David Bourget (Western Ontario)
David Chalmers (ANU, NYU)
Rafael De Clercq
Ezio Di Nucci
Jonathan Jenkins Ichikawa
Jack Alan Reynolds
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In Alison Gopnik & Laura Schulz (eds.), Causal Learning: Psychology, Philosophy, and Computation. Oxford University Press. pp. 119--38 (2007)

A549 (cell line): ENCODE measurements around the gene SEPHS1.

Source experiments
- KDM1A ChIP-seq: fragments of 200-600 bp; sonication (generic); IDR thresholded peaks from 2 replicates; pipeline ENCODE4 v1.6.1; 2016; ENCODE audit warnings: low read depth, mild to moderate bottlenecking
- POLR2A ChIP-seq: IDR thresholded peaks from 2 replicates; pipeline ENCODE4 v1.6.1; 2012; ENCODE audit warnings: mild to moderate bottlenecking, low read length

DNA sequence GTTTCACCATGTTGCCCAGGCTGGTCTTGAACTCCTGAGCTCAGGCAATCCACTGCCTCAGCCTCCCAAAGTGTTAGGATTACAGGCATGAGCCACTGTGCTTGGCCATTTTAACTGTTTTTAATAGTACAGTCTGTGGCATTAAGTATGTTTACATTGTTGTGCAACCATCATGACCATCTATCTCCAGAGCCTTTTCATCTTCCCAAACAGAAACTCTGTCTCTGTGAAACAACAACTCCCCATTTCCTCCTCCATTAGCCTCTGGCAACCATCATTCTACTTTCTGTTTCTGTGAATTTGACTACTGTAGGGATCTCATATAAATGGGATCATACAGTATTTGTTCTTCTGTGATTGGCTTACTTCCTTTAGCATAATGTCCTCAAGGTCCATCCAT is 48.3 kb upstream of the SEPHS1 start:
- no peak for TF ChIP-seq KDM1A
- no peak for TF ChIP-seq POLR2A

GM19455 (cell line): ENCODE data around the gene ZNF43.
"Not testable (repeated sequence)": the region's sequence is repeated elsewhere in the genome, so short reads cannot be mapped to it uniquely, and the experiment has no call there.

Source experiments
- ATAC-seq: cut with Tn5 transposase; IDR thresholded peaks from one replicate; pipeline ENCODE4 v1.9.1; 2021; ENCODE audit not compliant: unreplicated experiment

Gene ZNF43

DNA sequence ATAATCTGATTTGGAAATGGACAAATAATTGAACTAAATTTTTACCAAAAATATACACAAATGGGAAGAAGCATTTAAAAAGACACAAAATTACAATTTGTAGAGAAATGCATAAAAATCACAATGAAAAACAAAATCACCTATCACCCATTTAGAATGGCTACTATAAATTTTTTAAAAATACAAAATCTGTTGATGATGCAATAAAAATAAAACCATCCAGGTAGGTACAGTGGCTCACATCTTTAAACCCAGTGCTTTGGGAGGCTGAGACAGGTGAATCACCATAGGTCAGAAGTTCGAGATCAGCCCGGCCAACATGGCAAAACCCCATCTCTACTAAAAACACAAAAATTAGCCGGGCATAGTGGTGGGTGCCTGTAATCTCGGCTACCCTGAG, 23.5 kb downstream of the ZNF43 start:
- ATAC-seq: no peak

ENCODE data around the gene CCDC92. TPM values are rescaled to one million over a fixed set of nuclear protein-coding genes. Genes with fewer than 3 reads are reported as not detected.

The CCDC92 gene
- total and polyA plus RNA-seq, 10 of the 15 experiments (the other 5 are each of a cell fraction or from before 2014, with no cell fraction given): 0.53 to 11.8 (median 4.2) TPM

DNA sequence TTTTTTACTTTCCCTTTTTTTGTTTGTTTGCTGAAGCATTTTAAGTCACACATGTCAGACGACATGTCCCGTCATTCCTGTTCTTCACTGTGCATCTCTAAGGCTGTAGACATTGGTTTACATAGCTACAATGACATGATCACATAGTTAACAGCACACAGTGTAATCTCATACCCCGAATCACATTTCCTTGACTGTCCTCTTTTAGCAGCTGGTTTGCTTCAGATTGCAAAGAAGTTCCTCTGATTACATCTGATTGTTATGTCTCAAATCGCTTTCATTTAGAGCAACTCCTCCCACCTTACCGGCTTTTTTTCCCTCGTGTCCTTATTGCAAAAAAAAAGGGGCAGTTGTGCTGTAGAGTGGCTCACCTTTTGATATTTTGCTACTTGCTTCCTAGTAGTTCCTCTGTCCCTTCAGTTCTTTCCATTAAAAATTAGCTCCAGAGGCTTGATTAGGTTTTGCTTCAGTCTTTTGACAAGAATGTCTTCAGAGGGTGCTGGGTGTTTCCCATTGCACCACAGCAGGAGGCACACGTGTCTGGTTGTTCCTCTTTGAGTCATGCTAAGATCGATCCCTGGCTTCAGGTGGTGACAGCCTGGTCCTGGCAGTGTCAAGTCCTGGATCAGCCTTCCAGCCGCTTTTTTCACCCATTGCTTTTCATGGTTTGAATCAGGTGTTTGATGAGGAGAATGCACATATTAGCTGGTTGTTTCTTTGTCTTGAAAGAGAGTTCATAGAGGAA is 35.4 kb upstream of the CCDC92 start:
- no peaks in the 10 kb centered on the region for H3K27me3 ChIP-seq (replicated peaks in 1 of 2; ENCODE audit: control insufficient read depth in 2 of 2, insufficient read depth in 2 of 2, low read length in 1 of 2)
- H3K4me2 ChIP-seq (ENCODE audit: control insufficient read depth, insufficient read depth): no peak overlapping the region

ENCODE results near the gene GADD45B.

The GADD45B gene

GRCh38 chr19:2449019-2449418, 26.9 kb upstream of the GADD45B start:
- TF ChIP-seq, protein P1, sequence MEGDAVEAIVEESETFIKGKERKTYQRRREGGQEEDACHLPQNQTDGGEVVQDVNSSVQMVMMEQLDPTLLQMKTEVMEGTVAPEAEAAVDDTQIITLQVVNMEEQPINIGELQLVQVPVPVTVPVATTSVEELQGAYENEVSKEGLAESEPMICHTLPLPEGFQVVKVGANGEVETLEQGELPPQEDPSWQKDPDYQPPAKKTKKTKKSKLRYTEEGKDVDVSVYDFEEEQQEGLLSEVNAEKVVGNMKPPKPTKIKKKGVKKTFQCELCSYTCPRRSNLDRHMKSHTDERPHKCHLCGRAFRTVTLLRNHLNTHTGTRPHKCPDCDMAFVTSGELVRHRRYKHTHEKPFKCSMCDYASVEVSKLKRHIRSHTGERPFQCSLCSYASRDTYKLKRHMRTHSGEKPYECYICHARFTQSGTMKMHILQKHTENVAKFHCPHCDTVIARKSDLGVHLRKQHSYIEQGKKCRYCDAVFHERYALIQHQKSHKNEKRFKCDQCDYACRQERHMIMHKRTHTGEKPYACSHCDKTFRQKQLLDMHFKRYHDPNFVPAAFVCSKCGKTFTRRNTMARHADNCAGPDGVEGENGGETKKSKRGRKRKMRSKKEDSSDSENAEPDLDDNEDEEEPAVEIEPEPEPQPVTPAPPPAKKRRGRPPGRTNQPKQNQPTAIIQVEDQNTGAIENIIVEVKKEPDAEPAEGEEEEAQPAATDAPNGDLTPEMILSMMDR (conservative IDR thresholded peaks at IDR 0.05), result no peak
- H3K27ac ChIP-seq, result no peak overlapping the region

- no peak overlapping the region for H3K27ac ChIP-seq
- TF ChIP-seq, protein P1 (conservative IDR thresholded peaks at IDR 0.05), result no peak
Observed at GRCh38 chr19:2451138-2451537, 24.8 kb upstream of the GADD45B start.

There is now substantial agreement about the representational component of a normative theory of causal reasoning: Causal Bayes Nets. There is less agreement about a normative theory of causal discovery from data, either computationally or cognitively, and almost no work investigating how teaching the Causal Bayes Nets representational apparatus might help individuals faced with a causal learning task. Psychologists working to describe how naïve participants represent and learn causal structure from data have focused primarily on learning from single trials under a variety of conditions. In contrast, one component of the normative theory focuses on learning from a sample drawn from a population under some experimental or observational study regime. Through a virtual Causality Lab that embodies the normative theory of causal reasoning and which allows us to record student behavior, we have begun to systematically explore how best to teach the normative theory. In this paper we explain the overall project and report on pilot studies which suggest that students can quickly be taught to (appear to) be quite rational
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